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Scottish Ballet's The Secret Theatre. Photograph by Mihaela Bodlovic

A Beautiful Toybox

Scottish Ballet's first feature film, The Secret Theatre

It’s not just little girls who dream of escaping into ballet. Created for the screen by Christopher Hampson and set and costume designer Lez Brotherston and filmed by directors Jess and Morgs, The Secret Theatre comes across as a Victorian toybox full of rich, endless surprises. When a young boy, played with exuberance and wonder by Leo Tetteh, finds his way into an empty theatre, he is taken on an adventure into the heart of Christmas ballet, where dancers cast spells before his eyes. Here, Scottish Ballet bring the viewer not one, but two, magical ballets for the festive season, as they integrate moments from “The Snow Queen” and “The Nutcracker” together in their first feature film.

What could have been an exercise in schmaltzy clichés is instead a wholly inventive new approach to dance on film, accessible for a family audience. There is less focus on a linear conventional narrative, and more of an emphasis on the creativity of the choreography itself. It’s all about the rolling action: more surreal than saccharine, with panning cameras providing dizzying shots, extreme close-ups for a 3D effect, and some slow motion and sped-up sequences adding to the dreamlike atmosphere. That’s not to say there’s not a soupçon of kitsch though, as evidenced by the impish circus troupe and their comic interludes, played large for laughs.

Leo Tetteh as the Young Boy, on set of Scottish Ballet’s The Secret Theatre. Photograph by Mihaela Bodlovic

Lexi (Alice Kawalek) is the cheeky but trustworthy friend who leads the child deep into his bustling new world. A panoply of eclectic styles pervade in every frame: passionate but sweet Roma folk dancing; a geometric, Busby Berkeley-infused ballroom moment, Vaudeville from tumbling clowns and acrobats, and even the young boy himself busting out some hip-hop moves while spinning a basketball, inspired by what he is witnessing. Only Constance Devernay is given less to do—here, her Snow Queen brings froideur and a wind chill to proceedings, as she stalks through the sets, but her dancing is kept to a minimum and is merely gestural. However, she’s a welcome reminder of the icy villainy that lurks in the shadows of the best dance adaptations of fairytale and folklore. The Snow Queen, with her Snow Wolves and Snowflakes, weaves an additional element that writers Angela Carter and Marina Warner would be proud of—something morally ambiguous, yet impossibly glamorous and shimmering twinkly white.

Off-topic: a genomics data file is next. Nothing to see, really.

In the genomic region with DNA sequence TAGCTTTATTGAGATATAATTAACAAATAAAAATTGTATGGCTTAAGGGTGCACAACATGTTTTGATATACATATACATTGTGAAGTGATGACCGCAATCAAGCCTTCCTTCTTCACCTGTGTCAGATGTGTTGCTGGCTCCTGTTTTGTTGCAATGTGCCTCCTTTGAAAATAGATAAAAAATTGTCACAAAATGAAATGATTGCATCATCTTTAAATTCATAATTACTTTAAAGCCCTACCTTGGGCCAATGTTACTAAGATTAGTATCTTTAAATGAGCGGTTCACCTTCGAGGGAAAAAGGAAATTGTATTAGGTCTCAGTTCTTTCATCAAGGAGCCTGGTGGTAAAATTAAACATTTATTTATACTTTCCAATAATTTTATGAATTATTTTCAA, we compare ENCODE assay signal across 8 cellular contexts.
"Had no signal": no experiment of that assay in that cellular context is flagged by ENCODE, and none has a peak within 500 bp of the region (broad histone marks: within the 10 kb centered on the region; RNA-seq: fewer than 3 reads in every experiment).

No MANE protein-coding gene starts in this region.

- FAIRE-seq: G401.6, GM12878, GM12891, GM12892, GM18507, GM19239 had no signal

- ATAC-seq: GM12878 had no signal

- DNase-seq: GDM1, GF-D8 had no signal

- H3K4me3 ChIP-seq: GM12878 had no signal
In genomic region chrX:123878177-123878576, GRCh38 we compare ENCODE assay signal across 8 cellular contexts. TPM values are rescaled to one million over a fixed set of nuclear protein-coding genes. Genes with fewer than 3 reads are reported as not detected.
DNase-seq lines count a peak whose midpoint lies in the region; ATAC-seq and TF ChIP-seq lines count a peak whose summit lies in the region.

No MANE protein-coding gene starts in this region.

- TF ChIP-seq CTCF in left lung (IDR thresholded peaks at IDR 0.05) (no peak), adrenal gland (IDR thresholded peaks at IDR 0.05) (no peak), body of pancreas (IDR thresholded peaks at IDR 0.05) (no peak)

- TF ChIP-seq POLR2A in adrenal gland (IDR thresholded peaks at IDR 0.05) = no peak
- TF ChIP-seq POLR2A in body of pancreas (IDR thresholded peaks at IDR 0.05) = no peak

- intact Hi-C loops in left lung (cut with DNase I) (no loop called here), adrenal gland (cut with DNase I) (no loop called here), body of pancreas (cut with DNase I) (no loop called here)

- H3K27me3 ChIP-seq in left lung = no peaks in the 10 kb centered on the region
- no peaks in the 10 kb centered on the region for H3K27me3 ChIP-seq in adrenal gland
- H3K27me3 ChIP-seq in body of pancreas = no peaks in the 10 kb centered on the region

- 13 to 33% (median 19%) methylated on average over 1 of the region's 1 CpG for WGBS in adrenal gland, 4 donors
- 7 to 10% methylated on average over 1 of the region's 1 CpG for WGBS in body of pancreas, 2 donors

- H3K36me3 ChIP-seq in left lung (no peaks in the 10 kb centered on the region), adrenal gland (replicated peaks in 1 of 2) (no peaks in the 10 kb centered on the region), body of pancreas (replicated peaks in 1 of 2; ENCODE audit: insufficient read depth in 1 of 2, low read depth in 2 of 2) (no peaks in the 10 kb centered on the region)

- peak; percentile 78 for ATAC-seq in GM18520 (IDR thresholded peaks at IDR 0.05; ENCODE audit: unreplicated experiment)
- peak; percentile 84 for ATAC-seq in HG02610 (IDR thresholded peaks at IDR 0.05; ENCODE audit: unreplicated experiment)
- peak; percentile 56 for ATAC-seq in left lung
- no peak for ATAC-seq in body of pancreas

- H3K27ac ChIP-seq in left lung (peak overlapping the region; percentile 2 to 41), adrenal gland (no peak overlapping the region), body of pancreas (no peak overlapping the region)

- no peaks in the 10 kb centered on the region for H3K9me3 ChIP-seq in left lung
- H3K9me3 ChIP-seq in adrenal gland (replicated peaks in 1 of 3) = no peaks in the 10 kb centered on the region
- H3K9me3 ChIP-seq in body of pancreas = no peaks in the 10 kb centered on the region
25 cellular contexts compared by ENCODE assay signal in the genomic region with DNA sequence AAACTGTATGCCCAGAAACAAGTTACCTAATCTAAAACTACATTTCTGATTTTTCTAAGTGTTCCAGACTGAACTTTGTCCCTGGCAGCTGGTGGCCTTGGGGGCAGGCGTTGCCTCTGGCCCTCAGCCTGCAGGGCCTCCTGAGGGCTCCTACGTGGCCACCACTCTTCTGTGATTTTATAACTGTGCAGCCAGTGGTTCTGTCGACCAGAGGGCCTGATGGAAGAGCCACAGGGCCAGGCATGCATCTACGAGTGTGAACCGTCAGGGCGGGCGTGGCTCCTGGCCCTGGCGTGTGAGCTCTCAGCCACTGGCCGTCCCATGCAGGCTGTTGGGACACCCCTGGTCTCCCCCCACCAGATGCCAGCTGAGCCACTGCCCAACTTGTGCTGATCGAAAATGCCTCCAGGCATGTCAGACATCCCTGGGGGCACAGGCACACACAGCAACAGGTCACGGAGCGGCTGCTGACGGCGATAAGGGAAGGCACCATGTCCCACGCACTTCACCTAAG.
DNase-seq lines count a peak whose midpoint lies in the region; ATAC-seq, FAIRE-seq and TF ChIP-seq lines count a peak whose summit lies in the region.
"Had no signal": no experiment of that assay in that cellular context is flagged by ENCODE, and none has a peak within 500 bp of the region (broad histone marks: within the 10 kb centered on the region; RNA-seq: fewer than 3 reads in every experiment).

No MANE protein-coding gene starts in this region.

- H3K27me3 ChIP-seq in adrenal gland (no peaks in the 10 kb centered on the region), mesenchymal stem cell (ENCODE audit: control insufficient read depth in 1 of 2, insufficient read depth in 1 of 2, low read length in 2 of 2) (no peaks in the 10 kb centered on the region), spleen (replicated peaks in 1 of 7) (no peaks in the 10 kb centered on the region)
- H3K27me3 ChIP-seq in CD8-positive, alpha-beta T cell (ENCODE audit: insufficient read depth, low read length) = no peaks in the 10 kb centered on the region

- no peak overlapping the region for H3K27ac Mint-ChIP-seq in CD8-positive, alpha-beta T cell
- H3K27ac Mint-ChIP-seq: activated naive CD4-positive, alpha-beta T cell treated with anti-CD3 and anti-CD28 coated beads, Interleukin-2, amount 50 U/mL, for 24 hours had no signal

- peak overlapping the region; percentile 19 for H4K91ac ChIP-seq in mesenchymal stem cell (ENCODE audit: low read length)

There is an impressive extended sequence featuring a female group, whose allegro work is absolutely dazzling—their toes seem like little white doves, so effortless do they make it seem. It’s wonderful, too, to see Sophie Martin back in the fray: this time, she is the Sugar Plum Fairy, and is suitably playful, emerging, à la Kylie as the Green Absinthe Fairy in Baz Luhrmann’s Moulin Rouge! from the ether to perform a filigree delicate solo, then romantic but complex pas de deux with the Nutcracker Prince (Jerome Anthony Barnes).

Sophie Martin and Jerome Anthony Barnes in Scottish Ballet’s The Secret Theatre. Photograph by Andy Ross

Above all, though, it seems Scottish Ballet have in their midst a new secret weapon. Barnes performs incredible pirouettes as the Nutcracker Prince—his turbo-charged solo, performed in front of Brotherston’s wall of Christmas baubles, is nothing short of breathtaking. As he represents the fantasy made flesh, the boy now fully grown and dancing for his life, there is an almost unbearable poignancy, at a time when we can only watch from a distance. Theatre is where our dreams take flight, but we have to start small. It’s not just for little ones- and The Secret Theatre made my eyes mist over—a reminder in these hard times that, as Hampson himself stated, “theatre and dance is not a nice to have, it is a NEED to have.”

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